Saturday, March 8, 2014

"The Face of Isis" by Cyril G. Wates, part 2

This is the second installment of "The Face of Isis" by Cyril G. Wates, a Gernsback-era science fiction story first published in the March 1928 issue of Amazing Stories and never reprinted.

The story so far: Pete the Polliwog runs into Elliott Courtland, an old schoolchum, during a business trip to Boston. Courtland casually mentions a story about their chemistry professor, Myron Wadsworth, and an adventure involving "the Face of Isis". At Courtland's house, Courtland shows Pete an ancient Egyptian casket made of solid gold, and prepares to tell him the story.  And now

The Face of Isis
By Cyril G. Wates

Chapter II: The Mountains of Morocco

During his last two years at school, Courtland was one of Professor Wadsworth's favorite pupils, not on account of any special aptitude in chemistry, but because the professor discovered Courtland in the school library one day, absorbed in a book on ancient Inca civilization. It happened that archeology was Old Waddles' special hobby and he had devoted much time to the theory that the Aztec culture was an offshoot of that of the ancient Egyptians.

In Courtland, he found a devoted disciple and the friendship which developed as the result of a common interest, continued after Courtland left school and entered Harvard. It came as no surprise to Courtland, therefore, when, shortly after his graduation, he received a letter from the professor, inviting him to act as his assistant in an expedition to the west coast of Morocco, where Waddles hoped to find evidence of an Egyptian migration to Mexico.

Courtland, who was under no material necessity to work for his living, snatched at the opportunity for adventure, and after hurried but thorough preparations, the last week of October found him embarked with the Professor on the S.S. Glaconic, bound for Southampton. Here they trans-shipped to Havre and thence journeyed by train through France and over the border to Cadiz on the southern coast of Spain.

At Cadiz they succeeded in chartering a small sailing vessel with a villainous looking captain and a still more disreputable crew.

And five days later they and their belongings were put ashore at Ifni, a Spanish port on the coast of Morocco.

Courtland explained to me at considerable length Old Waddles' reasons for believing that if relics of an ancient Egyptian migration existed at all, they would be found in the vicinity of the southern branch of the Atlas Mountains, which come down almost to the shore line at Ifni, but as this explanation has absolutely no bearing upon the remarkable events which arose from the expedition, I will omit it here and refer the curious reader to Prof. Wadsworth's monumental work, History of the Egyptian Migration in the Fifth and Sixth Dynasties.

Although the travelers were now within a few miles of their destination, their difficulties had only begun. They sought out Captain André Guilemont, the French Consul, with whom the professor had been in correspondence, and by him they were introduced to Signor Ostora, the Spanish governor of Ifni. They finally succeeded in persuading the governor that they were neither treasure hunters nor American brigands, and after much shrugging of shoulders and many Spanish expletives, he agreed to assist them in organizing a transport train to take them into the interior.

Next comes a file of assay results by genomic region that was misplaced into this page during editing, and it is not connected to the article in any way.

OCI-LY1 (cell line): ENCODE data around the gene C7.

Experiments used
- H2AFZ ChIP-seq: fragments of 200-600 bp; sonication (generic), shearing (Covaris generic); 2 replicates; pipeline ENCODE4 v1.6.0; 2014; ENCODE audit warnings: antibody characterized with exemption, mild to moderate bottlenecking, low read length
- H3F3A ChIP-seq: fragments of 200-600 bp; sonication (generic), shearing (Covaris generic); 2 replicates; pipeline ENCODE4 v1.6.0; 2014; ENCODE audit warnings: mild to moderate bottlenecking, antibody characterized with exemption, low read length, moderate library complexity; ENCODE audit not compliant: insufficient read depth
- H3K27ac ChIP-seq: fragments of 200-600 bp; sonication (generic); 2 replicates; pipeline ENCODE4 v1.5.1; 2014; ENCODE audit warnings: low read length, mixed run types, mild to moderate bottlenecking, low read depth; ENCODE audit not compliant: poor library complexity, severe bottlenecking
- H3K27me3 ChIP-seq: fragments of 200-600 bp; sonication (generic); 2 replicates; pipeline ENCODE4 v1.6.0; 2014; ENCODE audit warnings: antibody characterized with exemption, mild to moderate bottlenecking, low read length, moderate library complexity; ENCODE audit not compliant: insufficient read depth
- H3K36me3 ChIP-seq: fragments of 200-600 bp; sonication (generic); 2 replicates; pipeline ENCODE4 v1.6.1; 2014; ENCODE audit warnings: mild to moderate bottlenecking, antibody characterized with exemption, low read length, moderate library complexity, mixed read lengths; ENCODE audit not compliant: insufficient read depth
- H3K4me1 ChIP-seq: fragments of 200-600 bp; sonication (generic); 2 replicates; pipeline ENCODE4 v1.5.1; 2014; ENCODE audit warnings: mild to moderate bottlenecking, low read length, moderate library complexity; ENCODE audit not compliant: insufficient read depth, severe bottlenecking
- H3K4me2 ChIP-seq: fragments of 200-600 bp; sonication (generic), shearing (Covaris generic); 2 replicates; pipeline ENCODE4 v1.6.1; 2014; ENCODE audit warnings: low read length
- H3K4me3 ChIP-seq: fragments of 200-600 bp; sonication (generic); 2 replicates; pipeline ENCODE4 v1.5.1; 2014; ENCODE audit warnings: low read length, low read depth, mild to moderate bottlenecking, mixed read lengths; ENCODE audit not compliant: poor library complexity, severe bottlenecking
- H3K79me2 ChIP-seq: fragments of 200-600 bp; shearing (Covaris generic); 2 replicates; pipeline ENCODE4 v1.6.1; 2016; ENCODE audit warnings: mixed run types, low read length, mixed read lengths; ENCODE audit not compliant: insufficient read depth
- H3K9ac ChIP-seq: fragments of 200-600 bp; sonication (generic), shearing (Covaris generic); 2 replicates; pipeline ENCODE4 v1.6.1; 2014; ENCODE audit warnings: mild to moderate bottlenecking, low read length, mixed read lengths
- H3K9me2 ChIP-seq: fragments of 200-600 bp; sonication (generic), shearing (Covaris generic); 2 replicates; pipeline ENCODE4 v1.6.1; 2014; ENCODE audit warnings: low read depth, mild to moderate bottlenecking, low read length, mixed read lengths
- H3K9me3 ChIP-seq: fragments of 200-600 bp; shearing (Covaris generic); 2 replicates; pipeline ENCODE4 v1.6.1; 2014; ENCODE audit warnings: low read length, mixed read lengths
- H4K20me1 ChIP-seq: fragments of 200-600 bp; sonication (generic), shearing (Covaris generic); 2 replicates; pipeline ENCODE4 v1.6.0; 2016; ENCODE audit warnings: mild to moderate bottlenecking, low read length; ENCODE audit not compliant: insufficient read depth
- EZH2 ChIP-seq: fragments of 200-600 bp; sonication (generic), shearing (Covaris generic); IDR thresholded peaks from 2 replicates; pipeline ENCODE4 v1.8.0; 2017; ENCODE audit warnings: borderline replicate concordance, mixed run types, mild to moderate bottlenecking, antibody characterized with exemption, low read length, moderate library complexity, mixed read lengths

And so, ten days after their arrival in Morocco, a motley procession wound its way through the outskirts of Ifni and plodded across the sandy waste beyond. First came Achmed Idrees, the guide, astride a rawboned nag and looking very patriarchal in his kaftan and tarboosh. Next in order were Courtland and Professor Wadsworth, on ponies, the professor presenting quite an oriental appearance in a red fez, which he held on by means of the crook of his inseparable walking stick; then came a train of donkeys and camels, laden with tents, bedding, boxes of food, water-skins, spades, picks, and all the mingled paraphernalia of an exploring party. As they wound their way amongst sand dunes and over dried water courses, they could see the snow-capped summits of the so-called Anti-Atlas range, glistening in the blazing sunlight, far to the northeast.

The professor had told Achmed that they wished to go to the mountains, but that he would decide upon their exact destination after they left Ifni. They had been traveling for two hours, when the guide reined in his steed.

"You tell Achmed where you want to go, Sidi. Achmed take. Take nenyplace. You tell where."

The Professor, who had been scanning the jagged outline of the mountains through his binoculars, pointed to a deep notch, on either side of which rose mighty peaks.

"Do you see that notch, Achmed?"

"What mean 'Nosh,' Sidi."

"The opening in the mountains."

"Yes. Me see. Me know. Dat called Djibel el Sheetan. Same you call Debil Hill. You want me take?"

"Yes, that's the place. How long will it take us to get there, Achmed?"

"One, two, t'ree day, Sidi. Country lot rough. Rocks, mountain, no much water."

Achmed spurred his horse.

"Yallah, halluf!" he yelled.

"If I am not wrong in my surmise," remarked the professor, "that notch is the only pass through which the Egyptian explorers could have reached the coast when traveling by the route which I am confident they followed."

"But wouldn't there be a better chance of finding traces of their passage on the coast itself?" suggested Courtland. "Shipyards, stone causeways, workmen's dwellings and that sort of thing."